This is the fourth installment of my serialization of a new book chapter on “Climate Change and Marine Communities” written with Chris Harley and Mike Burrows. It is for a new book “Marine Community Ecology and Conservation” that I’m co-editing with Mark Bertness, Brian Silliman, and Jay Stachowicz. The book is more or less a followup to the best-selling 2001 edition (which is out of print and worth $100 used and $500 new at Amazon!). We asked our authors to tell us what has happened over the last 10 years in their assigned subfield. The chapters are amazing. And I am truly blown away by how much we’ve discovered since the publication of the first edition! Many fields have been revolutionized and many-a-paradigm has been overturned. Cool stuff.
Temperature directly affects organismal physiology and performance through its control of the rate of biochemical reactions. Temperature determines diffusion rates and enzyme kinematics, which in turn control the reaction rates for enzyme-driven biological activity. Typically, warming increases the rates at which enzymes encounter and bind with substrate molecules, thereby increasing the rate of enzyme-catalyzed reactions, however, when temperatures become too high, the enzymes themselves become damaged, and reaction rates drop. The resulting thermal response curve for enzyme activity is therefore unimodal, with an accelerating rise from low temperatures up to some thermal optimum, and then an increasingly steep drop-off once the optimum temperature has been exceeded. Due to these fundamental biochemical constraints, metabolic rate has a similar relationship with temperature (Fig 5). For marine ecotherms like invertebrates and most fishes, warming up to a point means higher metabolism, increased energetic demands, and a variety of other life history changes (Kordas et al. 2011).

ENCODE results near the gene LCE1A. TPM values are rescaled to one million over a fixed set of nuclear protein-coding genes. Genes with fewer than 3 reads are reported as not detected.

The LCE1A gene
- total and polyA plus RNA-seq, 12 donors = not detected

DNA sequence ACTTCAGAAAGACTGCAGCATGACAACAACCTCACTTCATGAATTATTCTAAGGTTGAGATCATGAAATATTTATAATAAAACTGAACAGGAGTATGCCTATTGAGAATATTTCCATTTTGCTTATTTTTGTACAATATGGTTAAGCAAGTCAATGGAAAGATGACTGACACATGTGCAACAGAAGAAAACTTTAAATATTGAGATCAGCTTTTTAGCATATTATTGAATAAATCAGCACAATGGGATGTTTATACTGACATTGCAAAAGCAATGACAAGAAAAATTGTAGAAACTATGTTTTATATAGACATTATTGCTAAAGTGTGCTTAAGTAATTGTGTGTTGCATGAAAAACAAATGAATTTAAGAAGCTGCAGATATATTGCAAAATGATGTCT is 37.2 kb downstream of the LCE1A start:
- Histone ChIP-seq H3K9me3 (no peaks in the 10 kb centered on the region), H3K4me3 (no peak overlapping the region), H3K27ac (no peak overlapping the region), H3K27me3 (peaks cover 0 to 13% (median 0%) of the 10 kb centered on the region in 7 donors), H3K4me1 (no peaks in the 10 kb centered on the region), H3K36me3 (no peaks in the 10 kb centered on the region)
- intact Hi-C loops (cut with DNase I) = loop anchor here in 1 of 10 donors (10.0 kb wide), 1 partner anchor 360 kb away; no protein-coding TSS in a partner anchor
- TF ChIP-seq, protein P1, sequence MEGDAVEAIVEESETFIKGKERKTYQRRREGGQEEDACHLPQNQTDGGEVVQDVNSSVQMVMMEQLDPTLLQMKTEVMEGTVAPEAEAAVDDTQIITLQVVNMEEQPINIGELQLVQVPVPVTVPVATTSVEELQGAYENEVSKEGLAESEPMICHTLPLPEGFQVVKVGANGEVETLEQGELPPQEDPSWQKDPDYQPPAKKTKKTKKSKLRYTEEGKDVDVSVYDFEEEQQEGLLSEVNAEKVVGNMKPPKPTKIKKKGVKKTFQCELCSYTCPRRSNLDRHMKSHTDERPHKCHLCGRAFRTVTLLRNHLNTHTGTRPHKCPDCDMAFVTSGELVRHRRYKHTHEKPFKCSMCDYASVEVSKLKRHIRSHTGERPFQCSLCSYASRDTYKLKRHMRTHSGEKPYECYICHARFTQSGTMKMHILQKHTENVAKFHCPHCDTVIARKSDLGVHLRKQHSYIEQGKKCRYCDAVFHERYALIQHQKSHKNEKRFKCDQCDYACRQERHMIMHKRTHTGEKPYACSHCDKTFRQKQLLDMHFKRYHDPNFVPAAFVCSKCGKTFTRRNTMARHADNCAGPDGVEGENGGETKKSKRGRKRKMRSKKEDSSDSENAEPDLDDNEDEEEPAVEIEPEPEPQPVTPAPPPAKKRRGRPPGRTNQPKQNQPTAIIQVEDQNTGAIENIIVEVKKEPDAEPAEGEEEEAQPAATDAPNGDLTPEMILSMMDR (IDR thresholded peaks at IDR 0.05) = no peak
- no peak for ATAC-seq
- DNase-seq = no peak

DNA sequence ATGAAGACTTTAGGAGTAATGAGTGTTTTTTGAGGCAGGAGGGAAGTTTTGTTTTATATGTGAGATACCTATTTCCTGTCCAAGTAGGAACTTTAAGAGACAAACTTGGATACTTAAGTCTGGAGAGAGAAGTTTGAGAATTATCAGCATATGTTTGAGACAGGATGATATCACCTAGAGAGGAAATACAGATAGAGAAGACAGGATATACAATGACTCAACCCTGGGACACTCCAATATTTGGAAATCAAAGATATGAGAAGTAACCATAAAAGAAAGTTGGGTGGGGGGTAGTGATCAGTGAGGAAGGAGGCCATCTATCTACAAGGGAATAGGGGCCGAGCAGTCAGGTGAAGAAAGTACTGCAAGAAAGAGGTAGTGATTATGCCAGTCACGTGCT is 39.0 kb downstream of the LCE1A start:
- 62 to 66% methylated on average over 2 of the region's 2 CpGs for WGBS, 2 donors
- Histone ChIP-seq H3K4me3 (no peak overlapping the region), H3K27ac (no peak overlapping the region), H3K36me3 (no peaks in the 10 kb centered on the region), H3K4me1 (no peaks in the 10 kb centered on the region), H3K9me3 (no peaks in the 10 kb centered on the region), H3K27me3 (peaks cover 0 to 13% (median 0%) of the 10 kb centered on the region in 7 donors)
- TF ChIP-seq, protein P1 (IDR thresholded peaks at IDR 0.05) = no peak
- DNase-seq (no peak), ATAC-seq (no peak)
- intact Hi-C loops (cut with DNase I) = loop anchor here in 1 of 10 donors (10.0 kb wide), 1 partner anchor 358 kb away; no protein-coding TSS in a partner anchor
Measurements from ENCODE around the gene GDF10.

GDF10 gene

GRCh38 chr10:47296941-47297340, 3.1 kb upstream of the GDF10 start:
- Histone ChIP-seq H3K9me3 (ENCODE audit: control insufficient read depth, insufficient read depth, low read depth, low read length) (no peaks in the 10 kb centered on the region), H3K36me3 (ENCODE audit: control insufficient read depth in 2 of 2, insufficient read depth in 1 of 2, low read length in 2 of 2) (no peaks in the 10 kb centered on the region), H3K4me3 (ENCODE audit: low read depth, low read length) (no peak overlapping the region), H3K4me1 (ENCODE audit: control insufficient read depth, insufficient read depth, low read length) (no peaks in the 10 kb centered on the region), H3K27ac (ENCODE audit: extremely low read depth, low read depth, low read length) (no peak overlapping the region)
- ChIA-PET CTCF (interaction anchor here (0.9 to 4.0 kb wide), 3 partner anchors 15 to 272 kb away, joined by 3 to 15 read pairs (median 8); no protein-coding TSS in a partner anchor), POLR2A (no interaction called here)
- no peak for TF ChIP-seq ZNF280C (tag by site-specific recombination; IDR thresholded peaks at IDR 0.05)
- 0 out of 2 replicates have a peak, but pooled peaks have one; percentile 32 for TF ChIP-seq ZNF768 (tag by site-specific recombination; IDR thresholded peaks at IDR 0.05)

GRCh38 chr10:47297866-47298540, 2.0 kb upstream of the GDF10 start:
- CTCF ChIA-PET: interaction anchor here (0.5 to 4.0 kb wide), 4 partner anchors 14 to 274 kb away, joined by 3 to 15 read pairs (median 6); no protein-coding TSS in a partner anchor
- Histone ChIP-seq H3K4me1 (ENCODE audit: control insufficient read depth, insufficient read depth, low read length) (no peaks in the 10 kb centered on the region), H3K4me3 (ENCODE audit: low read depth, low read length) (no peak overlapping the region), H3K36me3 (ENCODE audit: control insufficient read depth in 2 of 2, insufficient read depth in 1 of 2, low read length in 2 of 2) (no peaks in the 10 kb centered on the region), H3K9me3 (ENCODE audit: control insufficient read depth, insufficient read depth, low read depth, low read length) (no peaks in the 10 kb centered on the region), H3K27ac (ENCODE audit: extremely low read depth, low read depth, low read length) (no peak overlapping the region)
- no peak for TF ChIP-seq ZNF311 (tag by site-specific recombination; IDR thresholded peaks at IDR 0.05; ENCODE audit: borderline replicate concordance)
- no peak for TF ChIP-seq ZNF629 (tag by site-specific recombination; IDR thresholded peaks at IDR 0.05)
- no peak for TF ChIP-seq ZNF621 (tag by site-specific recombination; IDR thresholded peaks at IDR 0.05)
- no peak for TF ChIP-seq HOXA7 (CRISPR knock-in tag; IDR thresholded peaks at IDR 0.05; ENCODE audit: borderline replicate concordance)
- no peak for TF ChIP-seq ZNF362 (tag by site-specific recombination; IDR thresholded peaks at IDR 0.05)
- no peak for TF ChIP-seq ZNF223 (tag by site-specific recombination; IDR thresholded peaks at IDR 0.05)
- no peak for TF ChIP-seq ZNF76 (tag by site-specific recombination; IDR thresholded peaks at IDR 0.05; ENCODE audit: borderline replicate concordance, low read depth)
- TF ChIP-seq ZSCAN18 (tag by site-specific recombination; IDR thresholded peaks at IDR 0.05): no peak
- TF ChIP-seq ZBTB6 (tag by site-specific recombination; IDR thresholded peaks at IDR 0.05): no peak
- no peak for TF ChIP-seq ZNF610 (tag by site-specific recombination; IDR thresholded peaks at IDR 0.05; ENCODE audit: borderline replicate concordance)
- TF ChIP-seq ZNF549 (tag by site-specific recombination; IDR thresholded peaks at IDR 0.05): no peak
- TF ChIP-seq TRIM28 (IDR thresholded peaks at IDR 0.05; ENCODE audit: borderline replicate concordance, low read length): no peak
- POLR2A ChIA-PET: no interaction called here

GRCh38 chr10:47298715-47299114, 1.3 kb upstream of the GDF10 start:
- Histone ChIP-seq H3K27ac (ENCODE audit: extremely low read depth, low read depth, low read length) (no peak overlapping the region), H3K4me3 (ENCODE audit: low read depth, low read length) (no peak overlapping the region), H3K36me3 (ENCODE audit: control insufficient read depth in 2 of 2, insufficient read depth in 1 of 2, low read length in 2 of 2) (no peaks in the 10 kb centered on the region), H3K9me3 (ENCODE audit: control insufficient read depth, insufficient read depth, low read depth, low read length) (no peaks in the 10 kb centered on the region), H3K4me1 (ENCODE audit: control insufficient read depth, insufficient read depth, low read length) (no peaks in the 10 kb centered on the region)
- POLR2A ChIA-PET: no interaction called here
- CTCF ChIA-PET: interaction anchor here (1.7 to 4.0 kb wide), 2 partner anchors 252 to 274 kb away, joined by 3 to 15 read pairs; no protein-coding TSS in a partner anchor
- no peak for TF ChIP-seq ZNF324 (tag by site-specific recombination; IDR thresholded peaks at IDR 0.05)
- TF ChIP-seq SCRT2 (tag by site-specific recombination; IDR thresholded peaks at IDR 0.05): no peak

The temperature dependence of fundamental biological processes like metabolism, photosynthesis, and life span are formally unified under the Metabolic Theory of Ecology (Brown et al. 2004). MTE is based on biophysical principles and is useful for predicting how biological activity scales with body mass and temperature. MTE can also be used to predict and understand the primary and secondary effects of natural spatial and temporal variation in temperature as well as those of anthropogenic global warming (O’Connor et al. 2011b). For example, increasing water temperature from 14°C to 28°C roughly doubles oxygen demand (Fig. 6A) by the green sea urchin Lytechinus semituberculatus, a common herbivore on shallow, subtidal reefs in the Galapagos Islands where temperature swings of that magnitude can occur among seasons and years. And as predicted by theory (O’Connor et al. 2011a), warming-induced increases in metabolism cause a four fold increase in grazing rate (Fig. 6B), which could affect standing algal biomass and thus a number of ecosystem attributes. Thus temperature modifies not only the metabolism of individuals but also their ecosystem function (Sanford 1999).
Figure 6. Temperature effects on (A) metabolism of the urchin Lytechinus semituberculatus measured as urchin oxygen consumption, and (B) the rate of consumption of the green alga Ulva sp. by the urchins. Values are means ± SE. Based on laboratory mesocosm measurements from Carr and Bruno in review.
The Literature Cited for the entire chapter is here as a PDF